But, while some players used the event as a way to grief others, other players began to take a stand against it. Heroes pulled out their swords, turned on their sense undead, and began vigils in the cities to keep them functioning the way they should. By doing something as simple as "playing along" with the event, the cities could be kept in their standard working order, letting business be conducted as usual.

When players didn't work together -- when they were more concerned with complaining about how bad the event was and how they couldn't do anything -- the result was catastrophic. I dropped by Stormwind one night to find all of the NPCs dead, bodies literally covering the streets, and only about 4 Alliance players attempting to make a stand against 30+ zombified players. The bankers were turned, the auctioneers were turned, the guards were even turned. Stormwind had literally fallen to the plague. The Argent Healers had retreated, and now no one was left in the town square but me and my horseman's sword.

So my guild was sick of it, and they didn't want to see it happen anymore. We all got together in Elwynn Forest, made a 35 man raid group (which ended up becoming 55 once more people heard what we were going to do.) Our guild mistress made a bold speech, everyone cheered, and then we mounted up and rode straight into Stormwind. With arrows flying and exorcises filling the air, we took back the city, posted priests and paladins to keep watch for the infected ones, and turned the Cathedral of Light into a refuge shelter for lowbies who needed aid and assistance.

Many in the Alliance kept up what we had started by particpating in a new channel called the ArgentDefense, and Stormwind began to function again. Complaints about how "no one could do anything" began to dwindle, because people had stood up and done something. Griefers got tired of griefing because they would either get killed much too quickly or find themselves being cleansed of the plague before they could turn by groups of priests. Even roleplaying, which was amazingly sparse on my RPPvP server, was more popular as people openly roleplayed the defense of the city streets. Amazingly enough, there was a way out of this "bad game design" by, gasp, embracing it.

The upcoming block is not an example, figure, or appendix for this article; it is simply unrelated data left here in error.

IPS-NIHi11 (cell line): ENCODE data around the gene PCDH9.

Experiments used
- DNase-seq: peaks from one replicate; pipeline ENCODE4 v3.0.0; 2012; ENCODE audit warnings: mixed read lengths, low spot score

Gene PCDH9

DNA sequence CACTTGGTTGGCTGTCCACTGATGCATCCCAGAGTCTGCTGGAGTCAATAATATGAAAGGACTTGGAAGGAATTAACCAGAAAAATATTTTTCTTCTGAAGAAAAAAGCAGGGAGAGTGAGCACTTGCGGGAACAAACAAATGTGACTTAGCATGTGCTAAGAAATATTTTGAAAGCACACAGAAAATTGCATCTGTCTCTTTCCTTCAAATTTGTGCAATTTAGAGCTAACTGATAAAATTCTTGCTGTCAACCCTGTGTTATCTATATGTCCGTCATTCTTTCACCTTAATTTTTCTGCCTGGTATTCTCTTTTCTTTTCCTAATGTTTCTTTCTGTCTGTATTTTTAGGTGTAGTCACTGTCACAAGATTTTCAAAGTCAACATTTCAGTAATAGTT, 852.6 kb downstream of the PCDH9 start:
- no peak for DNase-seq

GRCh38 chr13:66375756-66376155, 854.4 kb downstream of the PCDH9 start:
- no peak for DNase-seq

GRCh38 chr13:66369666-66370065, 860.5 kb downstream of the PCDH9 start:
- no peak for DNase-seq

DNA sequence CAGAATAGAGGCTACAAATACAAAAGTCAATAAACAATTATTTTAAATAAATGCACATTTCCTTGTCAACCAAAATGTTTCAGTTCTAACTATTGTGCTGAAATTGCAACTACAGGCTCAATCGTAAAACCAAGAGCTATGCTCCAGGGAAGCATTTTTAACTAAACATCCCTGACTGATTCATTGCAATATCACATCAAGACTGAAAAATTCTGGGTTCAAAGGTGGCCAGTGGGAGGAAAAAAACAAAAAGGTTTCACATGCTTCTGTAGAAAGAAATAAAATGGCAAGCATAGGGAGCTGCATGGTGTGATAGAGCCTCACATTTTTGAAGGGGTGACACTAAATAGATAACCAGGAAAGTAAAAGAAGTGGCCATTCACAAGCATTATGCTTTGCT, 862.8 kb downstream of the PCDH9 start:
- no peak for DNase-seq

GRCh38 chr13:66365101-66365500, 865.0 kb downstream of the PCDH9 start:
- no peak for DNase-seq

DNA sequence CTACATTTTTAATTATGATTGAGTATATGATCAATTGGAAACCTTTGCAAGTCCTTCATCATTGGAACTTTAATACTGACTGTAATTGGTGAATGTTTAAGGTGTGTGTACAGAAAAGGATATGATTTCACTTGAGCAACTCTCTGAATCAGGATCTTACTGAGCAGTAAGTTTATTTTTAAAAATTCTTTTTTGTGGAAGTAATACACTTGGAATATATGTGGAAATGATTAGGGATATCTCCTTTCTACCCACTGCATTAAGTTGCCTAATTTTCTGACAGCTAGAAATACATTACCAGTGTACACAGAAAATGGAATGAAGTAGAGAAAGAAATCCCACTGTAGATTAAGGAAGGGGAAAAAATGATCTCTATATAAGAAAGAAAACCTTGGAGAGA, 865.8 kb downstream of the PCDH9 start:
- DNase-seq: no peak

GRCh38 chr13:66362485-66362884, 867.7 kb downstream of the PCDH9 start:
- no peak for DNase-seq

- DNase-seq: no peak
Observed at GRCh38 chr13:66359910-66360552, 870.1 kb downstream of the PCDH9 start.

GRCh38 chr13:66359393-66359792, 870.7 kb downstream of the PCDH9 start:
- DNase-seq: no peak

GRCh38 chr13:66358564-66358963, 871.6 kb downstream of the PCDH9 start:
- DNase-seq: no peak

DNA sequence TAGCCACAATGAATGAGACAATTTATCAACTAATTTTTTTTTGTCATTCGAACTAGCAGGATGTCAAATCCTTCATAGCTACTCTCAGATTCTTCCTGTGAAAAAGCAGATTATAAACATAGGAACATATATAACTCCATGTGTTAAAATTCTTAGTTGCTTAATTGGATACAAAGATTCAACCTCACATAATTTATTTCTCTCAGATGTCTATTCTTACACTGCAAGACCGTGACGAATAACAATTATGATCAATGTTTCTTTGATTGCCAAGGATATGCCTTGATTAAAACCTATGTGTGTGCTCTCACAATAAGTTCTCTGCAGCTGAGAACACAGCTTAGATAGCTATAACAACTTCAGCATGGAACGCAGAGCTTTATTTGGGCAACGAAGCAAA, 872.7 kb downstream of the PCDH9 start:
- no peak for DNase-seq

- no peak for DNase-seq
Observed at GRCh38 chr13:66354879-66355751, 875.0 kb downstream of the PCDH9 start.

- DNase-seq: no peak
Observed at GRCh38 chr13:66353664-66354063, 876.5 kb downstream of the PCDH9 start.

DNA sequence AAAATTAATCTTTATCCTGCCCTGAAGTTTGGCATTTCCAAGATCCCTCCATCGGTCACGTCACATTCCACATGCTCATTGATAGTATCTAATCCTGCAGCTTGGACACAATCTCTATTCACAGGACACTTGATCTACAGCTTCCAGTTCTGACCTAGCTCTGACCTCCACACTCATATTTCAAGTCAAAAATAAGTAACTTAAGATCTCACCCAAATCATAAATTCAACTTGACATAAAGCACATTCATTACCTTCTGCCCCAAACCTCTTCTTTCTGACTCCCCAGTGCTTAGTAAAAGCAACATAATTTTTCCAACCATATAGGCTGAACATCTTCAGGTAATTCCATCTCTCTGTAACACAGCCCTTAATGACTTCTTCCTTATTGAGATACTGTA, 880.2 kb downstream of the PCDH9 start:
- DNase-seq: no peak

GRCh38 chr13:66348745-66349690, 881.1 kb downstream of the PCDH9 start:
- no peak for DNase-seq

"Most importantly though, people have an amazing experience to share with others, even those who may not play the game."

If this event was something you could "opt-out" of, or avoid, I don't think it would have anywhere near the same impact. Stories, like this one above, wouldn't have occured at all. Instead, people would have just looted their loot, sold what they wanted, and gone on with the constant improvement of themselves. This event would have gone mostly unnoticed, perhaps applauded by a few people, but it would have found itself forgotten in the history books of WoW lore freaks.

Now people have a reason to really hate Arthas and the scourge. People have a reason to journey to Northrend and deliver the fight to the doorstep of Icecrown Glacier. Most importantly though, people have an amazing experience to share with others, even those who may not play the game. All because a few people stood up for themselves and did something to fight back when everyone else said "it was impossible to do anything."


Colin Brennan is the weekly writer of Anti-Aliased who likes to fight against impossible odds. When he's not writing here for Massively, he's over running Epic Loot For All! with his insane roommates. If you want to message him, send him an e-mail at colin.brennan AT weblogsinc DOT com.

This article was originally published on Massively.
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